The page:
According to The Latin American Tribune, a group of students from a Mexican teaching training college have stormed the state government headquarter in Guerrero protesting the lack of information on their 43 missing colleagues after an altercation with police.
Roughly 600 students, accompanied by family members of the missing, blockaded the complex on Monday (October 13) and allowed only women, the elderly and the disabled to leave.
Although the protest was at first low-key, anti-riot police arrived, a scuffle broke out and the students entered the complex of seven buildings.
Once all the staff had departed, the youths severely damaged the Guerrero state headquarters building.
Most of the windows and office furniture were destroyed in Guerrero, while one of the buildings housing the office of Government Secretary Jesús Martínez Garnelo was set on fire, causing firefighters to extinguish the blaze.
One group of hooded students smashed the offices of the mayor of Chilpancingo and set fire to the civil registry in the basement of the building.
Firefighters attempted to extinguish the fire, but were subsequently evicted by protesters.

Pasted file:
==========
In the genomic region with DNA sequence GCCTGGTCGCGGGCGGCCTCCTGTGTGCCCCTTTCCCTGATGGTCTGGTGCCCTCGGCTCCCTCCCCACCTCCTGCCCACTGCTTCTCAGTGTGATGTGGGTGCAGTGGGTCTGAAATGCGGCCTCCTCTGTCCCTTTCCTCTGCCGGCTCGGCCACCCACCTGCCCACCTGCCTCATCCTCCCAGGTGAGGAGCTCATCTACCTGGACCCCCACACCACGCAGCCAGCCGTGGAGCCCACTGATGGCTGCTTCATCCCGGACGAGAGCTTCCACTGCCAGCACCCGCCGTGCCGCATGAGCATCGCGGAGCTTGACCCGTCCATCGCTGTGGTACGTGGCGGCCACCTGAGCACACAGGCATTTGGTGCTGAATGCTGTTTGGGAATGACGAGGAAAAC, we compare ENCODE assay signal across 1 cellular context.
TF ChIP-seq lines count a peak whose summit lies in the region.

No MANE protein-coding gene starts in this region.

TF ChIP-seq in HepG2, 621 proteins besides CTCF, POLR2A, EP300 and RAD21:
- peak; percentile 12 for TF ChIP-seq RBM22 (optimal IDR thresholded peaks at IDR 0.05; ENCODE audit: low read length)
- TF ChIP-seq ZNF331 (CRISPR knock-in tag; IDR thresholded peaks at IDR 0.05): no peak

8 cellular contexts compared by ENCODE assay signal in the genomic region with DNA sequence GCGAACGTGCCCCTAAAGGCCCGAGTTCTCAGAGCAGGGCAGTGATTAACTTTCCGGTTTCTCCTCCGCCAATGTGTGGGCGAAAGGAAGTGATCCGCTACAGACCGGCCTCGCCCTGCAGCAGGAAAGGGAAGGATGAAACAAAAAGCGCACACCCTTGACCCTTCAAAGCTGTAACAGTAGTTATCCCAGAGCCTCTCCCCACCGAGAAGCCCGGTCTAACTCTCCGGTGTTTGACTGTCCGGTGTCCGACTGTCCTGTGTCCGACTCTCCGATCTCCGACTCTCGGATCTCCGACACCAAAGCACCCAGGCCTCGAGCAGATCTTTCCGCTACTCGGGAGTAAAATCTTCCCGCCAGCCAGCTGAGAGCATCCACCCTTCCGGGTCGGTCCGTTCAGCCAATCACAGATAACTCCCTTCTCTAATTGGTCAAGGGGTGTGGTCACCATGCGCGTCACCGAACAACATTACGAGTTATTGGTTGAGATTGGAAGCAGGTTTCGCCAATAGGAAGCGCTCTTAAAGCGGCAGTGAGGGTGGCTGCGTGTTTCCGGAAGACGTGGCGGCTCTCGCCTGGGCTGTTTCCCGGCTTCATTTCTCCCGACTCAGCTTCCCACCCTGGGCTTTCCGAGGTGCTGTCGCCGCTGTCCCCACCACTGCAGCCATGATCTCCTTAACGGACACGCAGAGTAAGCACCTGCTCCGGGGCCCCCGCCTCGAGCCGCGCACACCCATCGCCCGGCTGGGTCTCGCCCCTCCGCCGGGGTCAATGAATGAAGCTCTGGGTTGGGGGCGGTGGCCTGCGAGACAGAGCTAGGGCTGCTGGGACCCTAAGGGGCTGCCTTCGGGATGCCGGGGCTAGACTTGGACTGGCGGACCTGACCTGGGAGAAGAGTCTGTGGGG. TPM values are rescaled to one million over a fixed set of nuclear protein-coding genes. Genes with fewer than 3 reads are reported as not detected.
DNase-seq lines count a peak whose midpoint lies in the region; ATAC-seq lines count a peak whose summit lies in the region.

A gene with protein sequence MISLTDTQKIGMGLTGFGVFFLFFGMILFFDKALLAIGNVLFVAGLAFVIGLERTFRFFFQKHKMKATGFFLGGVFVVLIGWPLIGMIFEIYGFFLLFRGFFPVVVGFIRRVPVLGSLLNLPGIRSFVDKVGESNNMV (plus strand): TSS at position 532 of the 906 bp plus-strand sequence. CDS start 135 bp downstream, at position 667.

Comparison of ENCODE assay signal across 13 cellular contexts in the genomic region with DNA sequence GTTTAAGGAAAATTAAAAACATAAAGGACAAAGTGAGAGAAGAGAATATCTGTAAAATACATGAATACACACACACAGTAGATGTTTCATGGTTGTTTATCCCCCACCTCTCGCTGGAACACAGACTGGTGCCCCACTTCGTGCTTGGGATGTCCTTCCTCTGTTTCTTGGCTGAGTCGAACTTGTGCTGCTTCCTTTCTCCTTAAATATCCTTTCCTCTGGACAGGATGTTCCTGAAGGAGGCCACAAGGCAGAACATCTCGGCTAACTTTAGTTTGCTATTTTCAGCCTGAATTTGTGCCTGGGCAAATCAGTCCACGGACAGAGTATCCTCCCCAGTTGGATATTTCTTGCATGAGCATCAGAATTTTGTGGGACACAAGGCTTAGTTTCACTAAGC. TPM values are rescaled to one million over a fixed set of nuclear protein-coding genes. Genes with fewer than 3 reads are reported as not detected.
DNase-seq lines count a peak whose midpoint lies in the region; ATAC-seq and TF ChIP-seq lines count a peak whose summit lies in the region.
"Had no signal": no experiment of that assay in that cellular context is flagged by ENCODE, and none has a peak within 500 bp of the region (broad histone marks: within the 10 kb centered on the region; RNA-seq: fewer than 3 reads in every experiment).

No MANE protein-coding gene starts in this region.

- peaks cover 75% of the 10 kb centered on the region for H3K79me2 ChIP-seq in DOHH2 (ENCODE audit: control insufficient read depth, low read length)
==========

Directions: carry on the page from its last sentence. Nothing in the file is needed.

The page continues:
COMMENT: Joining the protesters were 200 students from the University of Guerrero joined as the teacher trainees filled the city’s main square demanding that the authorities locate and return their missing colleagues alive.
Earlier Monday (October 13) the students and families of the 43 youths who disappeared 17 days ago threatened not to leave until they were brought back alive.
The case of the missing students has severely riled Mexicans nationwide since they disappeared September 26, after police opened fire on their group as they were trying to hijack buses, killing six people and wounding 25 others.
After the altercation, police were seen taking students away. Days later, a number of clandestine graves were found nearby containing at least 28 bodies, the identities of which the authorities are attempting to identify.
Almost 40 people have been arrested for their suspected involvement in the disappearances, most of them members of the local police force.